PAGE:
fbpx

PROFILE

MY SUBSCRIPTION

LOGOUT

x

The latest industry news to your inbox.

    

I'd like to hear about marketing opportunities

    

I accept IQ Magazine's Terms and Conditions and Privacy Policy

Artists blacklisted in Russia over anti-war views

A blacklist of performers who have spoken out against the war in Ukraine has been leaked to Russian media.

The letter was published in pro-democracy newspaper Novaya Gazeta, whose editor-in-chief Dmitry Muratov jointly received the Nobel Peace Prize in 2021 alongside journalist Maria Ressa for safeguarding freedom of expression in their homelands.

“Such lists existed before, they were actively brought to the attention of promoters, organisers of concerts and concert venues,” states the 18 March article. “There is only one difference: now for violation of the ban and honest words from the stage, you can incur administrative, and even criminal liability.”

The list includes rock group Aquarium, whose lead singer Boris Grebenshchikov took to Instagram to call the war “madness”.

“I’ve spent half my life under some sort of ban,” Grebenshchikov told the BBC. “There were bans in the ’70s, bans in the ’80s – there’s nothing unusual about it. Then the same people who ban you give you prizes.”

Russian Media Group (RMG) released a statement explaining why it was no longer playing certain acts on its  radio stations or music TV channel.

“The reason for this decision was the harsh statements these musicians made towards Russia in the context of the difficult situation between Russia and Ukraine,” it said.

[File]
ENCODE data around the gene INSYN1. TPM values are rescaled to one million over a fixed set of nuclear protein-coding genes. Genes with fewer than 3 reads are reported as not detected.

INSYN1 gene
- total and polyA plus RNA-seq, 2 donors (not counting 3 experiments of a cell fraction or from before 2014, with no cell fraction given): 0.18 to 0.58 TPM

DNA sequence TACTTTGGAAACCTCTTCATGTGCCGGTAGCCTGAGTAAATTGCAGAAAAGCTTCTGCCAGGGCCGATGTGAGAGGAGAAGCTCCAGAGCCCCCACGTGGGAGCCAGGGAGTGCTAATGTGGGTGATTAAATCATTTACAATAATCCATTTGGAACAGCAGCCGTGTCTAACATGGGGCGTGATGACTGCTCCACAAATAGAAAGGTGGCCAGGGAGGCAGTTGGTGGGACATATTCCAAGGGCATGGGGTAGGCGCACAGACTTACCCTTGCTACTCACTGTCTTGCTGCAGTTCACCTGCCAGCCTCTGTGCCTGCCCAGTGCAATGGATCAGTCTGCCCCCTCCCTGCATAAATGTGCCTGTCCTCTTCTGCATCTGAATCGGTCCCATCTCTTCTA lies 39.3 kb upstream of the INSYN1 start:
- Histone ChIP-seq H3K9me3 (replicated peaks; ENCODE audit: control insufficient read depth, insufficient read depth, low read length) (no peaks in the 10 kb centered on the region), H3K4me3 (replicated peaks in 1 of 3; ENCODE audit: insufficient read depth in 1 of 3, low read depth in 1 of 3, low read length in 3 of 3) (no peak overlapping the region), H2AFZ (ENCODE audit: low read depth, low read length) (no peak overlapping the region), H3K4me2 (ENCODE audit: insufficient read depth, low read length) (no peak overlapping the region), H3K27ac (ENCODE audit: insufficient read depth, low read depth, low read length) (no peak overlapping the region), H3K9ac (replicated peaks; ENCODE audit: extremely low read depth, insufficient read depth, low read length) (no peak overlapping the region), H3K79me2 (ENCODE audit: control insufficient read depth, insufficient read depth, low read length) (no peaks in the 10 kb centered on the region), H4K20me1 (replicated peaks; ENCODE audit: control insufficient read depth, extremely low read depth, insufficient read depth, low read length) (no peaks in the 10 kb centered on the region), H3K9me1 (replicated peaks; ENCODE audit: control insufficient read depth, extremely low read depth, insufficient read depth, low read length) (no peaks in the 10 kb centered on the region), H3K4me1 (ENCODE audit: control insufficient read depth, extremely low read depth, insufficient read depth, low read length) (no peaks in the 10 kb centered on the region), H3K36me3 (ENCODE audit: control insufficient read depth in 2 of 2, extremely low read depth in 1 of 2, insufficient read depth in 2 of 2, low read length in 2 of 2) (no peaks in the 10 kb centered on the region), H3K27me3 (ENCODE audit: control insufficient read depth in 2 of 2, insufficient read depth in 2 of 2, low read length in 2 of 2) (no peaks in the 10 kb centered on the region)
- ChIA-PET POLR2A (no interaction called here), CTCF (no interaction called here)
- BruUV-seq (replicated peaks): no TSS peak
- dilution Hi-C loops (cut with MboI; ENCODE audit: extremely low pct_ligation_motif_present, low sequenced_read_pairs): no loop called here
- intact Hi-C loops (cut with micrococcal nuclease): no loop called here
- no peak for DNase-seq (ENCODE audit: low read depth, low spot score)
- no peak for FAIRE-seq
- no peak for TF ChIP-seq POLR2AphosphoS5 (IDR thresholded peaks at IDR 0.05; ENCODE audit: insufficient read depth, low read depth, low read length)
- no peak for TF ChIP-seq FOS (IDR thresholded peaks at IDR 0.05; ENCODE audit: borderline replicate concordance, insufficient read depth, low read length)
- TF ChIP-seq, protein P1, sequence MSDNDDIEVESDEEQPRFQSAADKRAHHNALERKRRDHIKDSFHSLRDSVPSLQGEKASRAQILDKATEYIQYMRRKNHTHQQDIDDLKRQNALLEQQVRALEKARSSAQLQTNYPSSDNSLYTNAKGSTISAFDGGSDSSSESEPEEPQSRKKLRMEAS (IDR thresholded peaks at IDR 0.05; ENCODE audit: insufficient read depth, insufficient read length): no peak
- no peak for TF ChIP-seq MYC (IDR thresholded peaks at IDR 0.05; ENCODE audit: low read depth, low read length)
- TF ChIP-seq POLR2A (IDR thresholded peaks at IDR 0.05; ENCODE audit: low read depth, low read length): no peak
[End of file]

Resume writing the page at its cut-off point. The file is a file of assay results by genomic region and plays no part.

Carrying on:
According to the BBC, another list was reportedly circulated to music venues and promoters in Russia demanding that certain artists were banned from performing because of their anti-war views.

“There are more artists on the list, and there is more resistance”

Speaking to IQ last month, Semyon Galperin, producer, art director and talent buyer for live music venue Tele-Club Ekaterinburg, explained such action against critics of Putin’s regime was nothing new.

“The government was always cancelling bands, especially during the Crimea crisis in 2014, and then it slowed down. But since last October they have been trying to cancel shows,” he said. “The government was suggesting cancellations and sometimes promoters got scared and behaved. One of the shows was by a Russian rap act called Noize MC… Noize MC criticised Putin in the past. A lot of bands will be cancelled because of the same reason. We literally have pretty long cancellation lists.”

Galperin and Noize MC’s manager Elena Savelieva were both interviewed for the Novaya Gazeta article. Explaining the cancellation process, Savelieva told the publication: “Someone from the administration calls [or] comes to the club, informing the director that if anyone from the list speaks in this hall, the hall will be closed for inspection, fined for a fire hazard, or simply arranged for an event to provide evacuation exercises.

“Previously, the most popular move was to notify the leadership of the hall that a call had been received for mining. The result will be the evacuation of spectators and artists, the search for the bomb will drag on for 3-4 hours, and it will be simply impossible to hold a concert. But now this practice is rarely used.”

She added: “[The new list] is pretty flavoured with Ukrainian artists who always, even after 2014, performed in the Russian Federation without problems (except for Okean Elzy and Monatika, who themselves won’t go here now for any price). Our new names are Anacondaz, Galkin, Grebenshchikov, Meladze and Miron.

“There are more artists on the lists, and there is more resistance. Businesses have suffered greatly during the pandemic, and many are fighting for their earnings, defending artists, making promises to administrations, and have begun to go to court.”

 


Get more stories like this in your inbox by signing up for IQ Index, IQ’s free email digest of essential live music industry news.